I spent my final evening in Split with Anton and his wonderful team at his vineyard on the outskirts of the city. From the moment Steve and I were picked up from our meeting point (The Golden Gate) I knew we were in for a treat.
Mutya, Anton’s assistant was there to meet us just after 5pm and we we whisked away to the vineyard in a BMW. There were two other guests on the tour (David and Rachel), so it was very intimate which was rather lovely. We arrived at the vineyard at about 5.30pm after the short drive. The views were stunning. Looking over the city of Split and the sea beyond. The weather was hot, clear and we could see for miles. It was truly breathtaking.
It was at this point that we met Anton. Our host, winemaker and owner of the vineyard. What a charismatic and charming man. He told us about the history of the vineyard that had been in his family for generations.
He told us about how most people assume that the Zinfandel grape is from California, US. I too was one of those people. It was back in 2001 that confirmation came from the University of Davis that the DNA of an obscure grape variety from Kastela near Split was in fact the original Zinfandel. The grape variety had been dying out in the region, and had certainly lost out in popularity to a much better known relative in Dalmatia – Plavac Mali. However the Zinfandel connection has changed all that, and the Putalj Winery is one of several which has been busy planting and growing. Thank goodness they have because this wine is delicious!
After sharing a bottle with Steve we took a walk through the vines and tasted the grapes off the vine. It was so peaceful there and I could have spent many an hour up on the hillside enjoying the view and the wine!
The next stage of the tour was in the winery where we had the opportunity to try two young wines. A red Plavac Mali and a red Zinfandel. Both poured straight from the metal casks. I have to say that I was slightly more taken with the Plavac Mali at this point. It was a little sweeter but not sweet. Obviously at this point the wines haven’t been aged in oak barrels. It’s the oak that creates a lot of flavours within the wine. The young Zinfandel to me was drier in taste with more tannins. Anton said that once it has spent time in oak the flavours would become more rounded and we would be given the opportunity to try the finished article next!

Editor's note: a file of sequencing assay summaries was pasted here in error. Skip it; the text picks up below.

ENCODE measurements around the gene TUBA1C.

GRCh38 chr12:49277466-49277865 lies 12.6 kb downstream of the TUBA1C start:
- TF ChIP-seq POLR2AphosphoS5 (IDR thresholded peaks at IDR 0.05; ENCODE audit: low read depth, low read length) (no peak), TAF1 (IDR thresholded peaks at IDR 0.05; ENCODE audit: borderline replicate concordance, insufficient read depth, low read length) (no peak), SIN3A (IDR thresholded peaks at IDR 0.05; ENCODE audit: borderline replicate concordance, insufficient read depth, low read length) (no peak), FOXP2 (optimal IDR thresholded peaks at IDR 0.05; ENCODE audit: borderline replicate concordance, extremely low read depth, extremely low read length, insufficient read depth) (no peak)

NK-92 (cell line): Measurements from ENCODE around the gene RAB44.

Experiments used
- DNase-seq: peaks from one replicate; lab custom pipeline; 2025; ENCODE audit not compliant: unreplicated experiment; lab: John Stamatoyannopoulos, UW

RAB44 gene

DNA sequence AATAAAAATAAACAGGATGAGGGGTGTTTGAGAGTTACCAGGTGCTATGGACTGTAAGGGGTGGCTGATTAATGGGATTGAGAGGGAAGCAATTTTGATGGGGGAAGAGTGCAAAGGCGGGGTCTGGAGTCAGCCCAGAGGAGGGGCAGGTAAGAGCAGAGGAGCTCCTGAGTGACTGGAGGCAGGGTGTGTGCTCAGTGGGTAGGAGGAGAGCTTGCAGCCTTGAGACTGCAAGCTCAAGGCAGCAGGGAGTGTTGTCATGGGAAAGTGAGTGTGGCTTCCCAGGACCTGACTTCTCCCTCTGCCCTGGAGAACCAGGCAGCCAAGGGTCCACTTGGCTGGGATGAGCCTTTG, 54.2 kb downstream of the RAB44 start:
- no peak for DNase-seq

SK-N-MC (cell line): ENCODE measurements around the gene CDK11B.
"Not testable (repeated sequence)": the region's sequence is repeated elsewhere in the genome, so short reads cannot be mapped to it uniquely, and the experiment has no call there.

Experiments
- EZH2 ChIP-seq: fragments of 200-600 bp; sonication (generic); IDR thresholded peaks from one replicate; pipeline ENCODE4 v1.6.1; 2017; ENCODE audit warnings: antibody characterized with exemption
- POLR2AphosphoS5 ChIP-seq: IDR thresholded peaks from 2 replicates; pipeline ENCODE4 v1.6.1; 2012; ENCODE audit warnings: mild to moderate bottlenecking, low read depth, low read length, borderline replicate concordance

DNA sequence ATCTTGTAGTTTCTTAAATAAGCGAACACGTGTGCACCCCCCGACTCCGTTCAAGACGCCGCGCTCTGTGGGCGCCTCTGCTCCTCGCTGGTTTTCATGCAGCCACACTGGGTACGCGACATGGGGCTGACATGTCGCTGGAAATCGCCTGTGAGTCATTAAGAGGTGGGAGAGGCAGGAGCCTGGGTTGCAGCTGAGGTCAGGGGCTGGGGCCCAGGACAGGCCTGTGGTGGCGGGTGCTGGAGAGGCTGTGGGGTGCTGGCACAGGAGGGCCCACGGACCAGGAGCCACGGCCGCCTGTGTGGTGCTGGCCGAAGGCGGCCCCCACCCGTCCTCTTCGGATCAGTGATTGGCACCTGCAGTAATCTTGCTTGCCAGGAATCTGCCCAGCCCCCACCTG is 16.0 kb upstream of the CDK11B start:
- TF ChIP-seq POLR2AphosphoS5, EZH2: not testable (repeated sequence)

We moved from the winery to the cellars next door where tables were laid up ready for us to sample the finished Zinfandel red wine. Alongside the wine there was a platter of wonderful young goats cheese, Croatian prsut (a ham very much like Proscuttio) and a local hard cows milk cheese. Alongside the cheese and ham platter we were given a large basket of bread and Antons own cold pressed olive oil. I can safely say that it was truly the BEST olive oil I have ever tasted. I wanted desperately to bring some home with me but I only came with hand luggage so therefore you can only have up to 100ml of liquids. That meant no wine or oil could be purchased which was devastating for me being a foodie!
Once all the wine had been drunk and we had finished eating we were given the opportunity to buy any wine or oil that we wanted. Like I said before I couldn’t due to my liquid allowance in my hand luggage. It was such a shame but our companions David and Rachel purchased a couple of bottles. I was very envious I have to say.
Our evening finished at about 9.30pm after we were driven by Mutya back to central Split. I can’t recommend this tour enough. It was a perfect end to our trip and I would totally recommend contacting Anton at Putalj Winery for a tour if you are ever in the area. The tour costs €60 per person and is well worth the money in my opinion.
Thank you for having us!